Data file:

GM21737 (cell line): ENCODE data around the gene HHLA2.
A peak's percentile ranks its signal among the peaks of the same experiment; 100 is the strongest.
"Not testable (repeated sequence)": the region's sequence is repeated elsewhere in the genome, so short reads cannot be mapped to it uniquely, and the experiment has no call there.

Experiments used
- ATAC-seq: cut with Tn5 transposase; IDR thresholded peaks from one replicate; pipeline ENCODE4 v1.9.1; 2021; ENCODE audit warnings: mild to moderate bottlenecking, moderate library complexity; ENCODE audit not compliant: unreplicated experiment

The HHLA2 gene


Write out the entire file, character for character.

GM21737 (cell line): ENCODE data around the gene HHLA2.
A peak's percentile ranks its signal among the peaks of the same experiment; 100 is the strongest.
"Not testable (repeated sequence)": the region's sequence is repeated elsewhere in the genome, so short reads cannot be mapped to it uniquely, and the experiment has no call there.

Experiments used
- ATAC-seq: cut with Tn5 transposase; IDR thresholded peaks from one replicate; pipeline ENCODE4 v1.9.1; 2021; ENCODE audit warnings: mild to moderate bottlenecking, moderate library complexity; ENCODE audit not compliant: unreplicated experiment

The HHLA2 gene